A wide array of factors affect asset prices over the longer term, but demographics are “among the most powerful”, says the latest annual Equity Gilt Study from Barclays. That implies that the coming sea change in the age structure of several major economies will have had “potentially profound” implications for markets.
The segment of the population that saves the most into stocks and bonds is the “mature worker”, aged around 40-64. Meanwhile, the elderly are more likely to sell their holdings and run down their savings. Since 1980, a steady rise in the proportion of elderly people has been offset by an increase in mature workers worldwide. This has led to a “global savings glut”, buoying asset markets.
But now the tide is turning. The study looks at major economies, including Europe, China, Japan and America. The proportion of mature workers is flattening out or declining, and that of elderly spenders is climbing. The upshot is that as the gap between these two categories narrows over the next two decades, “the age structure is projected to become markedly less savings-friendly”.
Japan has blazed the trail. The savings rate there fell as the working population dwindled in the 1990s. This did not have much impact on Japanese asset prices, which were propped up by savings from the rest of the world. But now that the main developed economies and China are all set for a demographic reversal, the savings glut is set to be soaked up.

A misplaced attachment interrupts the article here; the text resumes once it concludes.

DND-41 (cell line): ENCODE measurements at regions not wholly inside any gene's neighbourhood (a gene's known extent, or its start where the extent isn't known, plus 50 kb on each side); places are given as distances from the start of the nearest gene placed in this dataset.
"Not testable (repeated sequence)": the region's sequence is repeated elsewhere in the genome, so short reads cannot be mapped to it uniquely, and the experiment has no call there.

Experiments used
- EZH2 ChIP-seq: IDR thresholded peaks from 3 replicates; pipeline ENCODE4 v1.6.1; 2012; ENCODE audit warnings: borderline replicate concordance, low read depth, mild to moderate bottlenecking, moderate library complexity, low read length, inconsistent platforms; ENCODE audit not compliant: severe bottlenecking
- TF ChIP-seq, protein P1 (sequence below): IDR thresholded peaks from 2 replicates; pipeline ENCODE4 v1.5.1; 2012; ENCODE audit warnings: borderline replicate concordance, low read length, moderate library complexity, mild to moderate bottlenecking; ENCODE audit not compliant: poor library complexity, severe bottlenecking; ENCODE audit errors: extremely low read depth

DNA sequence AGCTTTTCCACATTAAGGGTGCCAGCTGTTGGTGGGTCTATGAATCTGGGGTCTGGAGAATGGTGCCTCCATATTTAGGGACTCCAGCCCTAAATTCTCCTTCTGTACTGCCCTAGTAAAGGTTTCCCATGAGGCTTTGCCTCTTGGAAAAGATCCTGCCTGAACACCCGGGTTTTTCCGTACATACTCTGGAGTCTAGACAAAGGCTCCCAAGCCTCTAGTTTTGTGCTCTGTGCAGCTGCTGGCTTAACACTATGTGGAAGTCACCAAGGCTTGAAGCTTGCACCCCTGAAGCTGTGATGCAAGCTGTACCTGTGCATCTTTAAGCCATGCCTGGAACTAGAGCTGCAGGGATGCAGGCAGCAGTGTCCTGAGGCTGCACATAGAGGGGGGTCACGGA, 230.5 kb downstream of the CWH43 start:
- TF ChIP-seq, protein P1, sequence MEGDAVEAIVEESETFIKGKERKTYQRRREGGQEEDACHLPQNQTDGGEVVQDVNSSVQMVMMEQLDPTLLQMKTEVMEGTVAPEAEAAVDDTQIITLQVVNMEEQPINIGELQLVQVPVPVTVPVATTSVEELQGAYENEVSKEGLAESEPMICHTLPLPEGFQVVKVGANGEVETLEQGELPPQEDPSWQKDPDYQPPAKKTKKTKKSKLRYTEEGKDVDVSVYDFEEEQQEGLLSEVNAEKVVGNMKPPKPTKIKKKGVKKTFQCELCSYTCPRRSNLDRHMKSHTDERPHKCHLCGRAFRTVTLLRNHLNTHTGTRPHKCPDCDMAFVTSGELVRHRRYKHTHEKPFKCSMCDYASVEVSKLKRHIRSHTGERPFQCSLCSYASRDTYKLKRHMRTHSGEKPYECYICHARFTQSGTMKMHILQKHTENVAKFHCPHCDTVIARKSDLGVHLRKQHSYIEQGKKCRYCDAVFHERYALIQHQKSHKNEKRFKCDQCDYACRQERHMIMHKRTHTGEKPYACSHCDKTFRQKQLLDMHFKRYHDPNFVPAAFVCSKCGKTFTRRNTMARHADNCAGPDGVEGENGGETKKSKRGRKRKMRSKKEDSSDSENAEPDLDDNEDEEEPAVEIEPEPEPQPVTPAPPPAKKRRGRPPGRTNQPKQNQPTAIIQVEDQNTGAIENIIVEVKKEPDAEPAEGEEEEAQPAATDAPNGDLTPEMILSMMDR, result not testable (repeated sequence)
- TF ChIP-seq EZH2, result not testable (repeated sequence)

While “the demographic tide will ebb gradually, the impact on financial markets could be very large”. Barclays estimates that the fall in demographic support could reduce global savings by up to 3% of GDP in ten years and 6% in 20.
The outcome may fall far short of these figures, but even declines of half this size would add up to “a substantial dislocation of the balance between savings and investment”.
All this implies a growing long-term headwind for equities. But it constitutes a bigger threat to bonds, which are historically absurdly overpriced, as we noted last week. The link between demographics and asset prices “seems quite inconsistent with market pricing of very low or negative five-year and even ten-year” bonds, as the report puts it.
The ageing population points to lower prices, and higher yields and interest rates, and is therefore another potential pin that could burst the bond bubble.